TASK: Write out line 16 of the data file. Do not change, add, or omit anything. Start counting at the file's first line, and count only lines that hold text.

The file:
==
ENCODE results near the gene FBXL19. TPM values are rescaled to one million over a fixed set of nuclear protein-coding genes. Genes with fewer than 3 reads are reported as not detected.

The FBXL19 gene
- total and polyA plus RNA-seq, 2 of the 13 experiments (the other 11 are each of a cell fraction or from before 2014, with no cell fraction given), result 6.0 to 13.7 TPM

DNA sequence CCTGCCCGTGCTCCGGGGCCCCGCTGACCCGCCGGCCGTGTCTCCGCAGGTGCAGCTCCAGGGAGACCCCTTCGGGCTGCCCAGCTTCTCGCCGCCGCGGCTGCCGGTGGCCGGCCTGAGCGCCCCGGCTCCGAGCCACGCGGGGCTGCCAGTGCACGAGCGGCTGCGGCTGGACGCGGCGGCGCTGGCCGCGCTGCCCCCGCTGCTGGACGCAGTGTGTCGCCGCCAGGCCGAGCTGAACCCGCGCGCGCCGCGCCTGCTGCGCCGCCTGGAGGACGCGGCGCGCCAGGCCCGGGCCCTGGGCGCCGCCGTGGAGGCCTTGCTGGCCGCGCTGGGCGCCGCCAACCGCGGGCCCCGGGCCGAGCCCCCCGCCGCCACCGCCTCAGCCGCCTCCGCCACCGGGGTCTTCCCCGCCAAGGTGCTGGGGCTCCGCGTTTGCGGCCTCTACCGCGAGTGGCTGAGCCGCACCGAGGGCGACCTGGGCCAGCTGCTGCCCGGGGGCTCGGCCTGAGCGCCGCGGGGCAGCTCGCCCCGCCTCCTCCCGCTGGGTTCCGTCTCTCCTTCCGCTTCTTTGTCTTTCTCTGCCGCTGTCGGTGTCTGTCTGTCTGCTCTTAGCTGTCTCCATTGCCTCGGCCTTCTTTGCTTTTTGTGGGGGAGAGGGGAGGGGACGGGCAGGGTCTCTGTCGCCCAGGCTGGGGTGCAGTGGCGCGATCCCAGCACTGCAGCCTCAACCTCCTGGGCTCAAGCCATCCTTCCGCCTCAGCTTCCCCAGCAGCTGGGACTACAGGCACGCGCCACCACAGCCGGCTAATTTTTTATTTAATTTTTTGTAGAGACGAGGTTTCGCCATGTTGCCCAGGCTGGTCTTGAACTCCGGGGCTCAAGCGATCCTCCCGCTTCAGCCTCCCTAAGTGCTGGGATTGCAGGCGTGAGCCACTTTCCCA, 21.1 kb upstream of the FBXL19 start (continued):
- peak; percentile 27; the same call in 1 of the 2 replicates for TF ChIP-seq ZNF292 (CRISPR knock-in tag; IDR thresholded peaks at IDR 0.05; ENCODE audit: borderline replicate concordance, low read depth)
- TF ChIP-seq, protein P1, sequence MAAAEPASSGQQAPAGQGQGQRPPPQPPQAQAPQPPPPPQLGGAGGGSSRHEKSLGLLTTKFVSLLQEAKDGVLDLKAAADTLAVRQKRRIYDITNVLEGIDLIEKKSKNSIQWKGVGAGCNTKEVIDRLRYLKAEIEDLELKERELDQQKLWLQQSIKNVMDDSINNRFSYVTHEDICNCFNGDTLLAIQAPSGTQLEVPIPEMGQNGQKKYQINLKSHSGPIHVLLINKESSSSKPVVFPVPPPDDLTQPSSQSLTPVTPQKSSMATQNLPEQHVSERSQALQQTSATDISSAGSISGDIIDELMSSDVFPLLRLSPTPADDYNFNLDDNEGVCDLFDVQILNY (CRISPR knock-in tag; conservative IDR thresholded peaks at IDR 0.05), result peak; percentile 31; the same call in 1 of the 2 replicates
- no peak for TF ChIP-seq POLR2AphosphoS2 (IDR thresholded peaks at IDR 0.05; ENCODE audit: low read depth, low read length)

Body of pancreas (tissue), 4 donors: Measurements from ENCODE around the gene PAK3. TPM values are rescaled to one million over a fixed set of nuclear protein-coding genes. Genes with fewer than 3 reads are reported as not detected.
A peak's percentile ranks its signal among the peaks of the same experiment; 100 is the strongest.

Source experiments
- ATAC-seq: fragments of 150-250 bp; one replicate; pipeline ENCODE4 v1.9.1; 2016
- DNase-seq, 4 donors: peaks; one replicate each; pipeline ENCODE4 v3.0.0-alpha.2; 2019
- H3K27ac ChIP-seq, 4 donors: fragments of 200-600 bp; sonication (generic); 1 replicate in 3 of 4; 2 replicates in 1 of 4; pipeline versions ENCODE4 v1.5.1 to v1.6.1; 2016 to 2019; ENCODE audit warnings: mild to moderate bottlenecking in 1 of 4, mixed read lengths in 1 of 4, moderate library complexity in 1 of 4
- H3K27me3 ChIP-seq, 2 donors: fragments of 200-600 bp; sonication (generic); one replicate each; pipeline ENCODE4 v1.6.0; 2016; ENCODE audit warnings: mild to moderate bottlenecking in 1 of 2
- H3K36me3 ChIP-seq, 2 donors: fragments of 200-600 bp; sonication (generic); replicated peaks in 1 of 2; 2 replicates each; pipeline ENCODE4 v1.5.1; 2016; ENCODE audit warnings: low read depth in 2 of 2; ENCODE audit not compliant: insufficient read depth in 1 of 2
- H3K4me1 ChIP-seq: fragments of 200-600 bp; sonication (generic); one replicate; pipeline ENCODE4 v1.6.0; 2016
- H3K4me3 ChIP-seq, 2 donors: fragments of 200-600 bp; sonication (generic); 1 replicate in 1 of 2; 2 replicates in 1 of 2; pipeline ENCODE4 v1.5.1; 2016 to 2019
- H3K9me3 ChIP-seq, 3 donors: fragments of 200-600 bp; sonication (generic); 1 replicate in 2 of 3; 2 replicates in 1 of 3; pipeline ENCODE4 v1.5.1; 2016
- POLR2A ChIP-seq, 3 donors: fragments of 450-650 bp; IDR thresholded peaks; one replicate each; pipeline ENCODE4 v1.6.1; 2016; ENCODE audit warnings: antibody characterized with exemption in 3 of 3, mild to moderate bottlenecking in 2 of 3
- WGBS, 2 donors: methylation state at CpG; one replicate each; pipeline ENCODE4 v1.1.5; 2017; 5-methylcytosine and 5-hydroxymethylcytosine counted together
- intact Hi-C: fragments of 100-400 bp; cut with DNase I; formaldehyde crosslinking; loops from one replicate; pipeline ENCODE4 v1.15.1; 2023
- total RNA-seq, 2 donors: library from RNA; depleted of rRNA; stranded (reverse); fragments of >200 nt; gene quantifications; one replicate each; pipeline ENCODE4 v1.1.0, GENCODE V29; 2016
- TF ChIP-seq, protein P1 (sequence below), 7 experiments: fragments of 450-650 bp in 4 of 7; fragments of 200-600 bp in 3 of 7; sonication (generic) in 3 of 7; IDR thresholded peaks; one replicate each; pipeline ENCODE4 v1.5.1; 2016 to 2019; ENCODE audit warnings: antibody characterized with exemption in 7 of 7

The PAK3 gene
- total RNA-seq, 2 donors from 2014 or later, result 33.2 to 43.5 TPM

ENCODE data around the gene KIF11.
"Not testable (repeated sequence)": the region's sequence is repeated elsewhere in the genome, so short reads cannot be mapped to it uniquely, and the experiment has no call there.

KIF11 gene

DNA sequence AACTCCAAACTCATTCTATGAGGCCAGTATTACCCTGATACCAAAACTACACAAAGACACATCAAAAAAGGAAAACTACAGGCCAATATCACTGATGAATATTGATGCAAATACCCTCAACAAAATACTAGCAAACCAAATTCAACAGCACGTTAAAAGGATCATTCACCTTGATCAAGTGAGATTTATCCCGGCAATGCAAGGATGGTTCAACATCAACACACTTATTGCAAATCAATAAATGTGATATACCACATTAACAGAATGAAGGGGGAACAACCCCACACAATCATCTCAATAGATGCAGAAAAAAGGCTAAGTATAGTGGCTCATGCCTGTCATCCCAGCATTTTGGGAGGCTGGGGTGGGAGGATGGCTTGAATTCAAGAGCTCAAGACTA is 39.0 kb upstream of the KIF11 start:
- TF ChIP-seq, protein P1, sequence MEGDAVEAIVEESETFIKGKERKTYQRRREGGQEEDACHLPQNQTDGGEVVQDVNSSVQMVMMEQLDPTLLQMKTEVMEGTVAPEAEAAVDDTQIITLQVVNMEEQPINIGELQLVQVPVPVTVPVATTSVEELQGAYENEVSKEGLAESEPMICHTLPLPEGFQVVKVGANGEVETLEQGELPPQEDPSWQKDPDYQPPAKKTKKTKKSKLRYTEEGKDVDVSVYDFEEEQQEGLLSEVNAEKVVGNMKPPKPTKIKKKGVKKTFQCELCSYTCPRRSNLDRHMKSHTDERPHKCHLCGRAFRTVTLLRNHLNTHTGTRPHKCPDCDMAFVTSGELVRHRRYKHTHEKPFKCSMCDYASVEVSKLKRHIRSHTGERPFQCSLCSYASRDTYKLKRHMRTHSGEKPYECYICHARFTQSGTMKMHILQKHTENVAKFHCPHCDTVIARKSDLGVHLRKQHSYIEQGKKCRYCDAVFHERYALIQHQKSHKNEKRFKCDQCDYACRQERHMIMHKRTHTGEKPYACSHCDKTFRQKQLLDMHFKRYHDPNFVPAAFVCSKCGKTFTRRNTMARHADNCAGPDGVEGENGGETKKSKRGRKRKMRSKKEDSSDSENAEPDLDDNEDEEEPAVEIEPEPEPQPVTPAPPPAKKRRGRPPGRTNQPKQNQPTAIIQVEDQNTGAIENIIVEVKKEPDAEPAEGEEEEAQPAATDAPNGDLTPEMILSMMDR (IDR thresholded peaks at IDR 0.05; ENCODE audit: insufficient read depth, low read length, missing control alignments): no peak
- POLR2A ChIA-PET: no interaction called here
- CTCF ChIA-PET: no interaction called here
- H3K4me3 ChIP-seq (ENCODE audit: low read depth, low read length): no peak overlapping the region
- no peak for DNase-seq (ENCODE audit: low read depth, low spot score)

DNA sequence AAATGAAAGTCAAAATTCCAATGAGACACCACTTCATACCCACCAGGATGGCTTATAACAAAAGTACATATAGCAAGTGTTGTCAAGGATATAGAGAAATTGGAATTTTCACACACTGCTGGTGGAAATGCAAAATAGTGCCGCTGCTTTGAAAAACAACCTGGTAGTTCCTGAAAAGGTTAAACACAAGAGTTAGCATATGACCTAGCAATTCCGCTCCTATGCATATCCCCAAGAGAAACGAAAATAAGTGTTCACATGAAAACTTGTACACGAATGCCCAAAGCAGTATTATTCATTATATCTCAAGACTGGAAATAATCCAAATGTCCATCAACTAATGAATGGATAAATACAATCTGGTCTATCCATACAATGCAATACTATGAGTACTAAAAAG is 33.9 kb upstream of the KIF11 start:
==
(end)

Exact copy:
- H3K4me1 ChIP-seq: fragments of 200-600 bp; sonication (generic); one replicate; pipeline ENCODE4 v1.6.0; 2016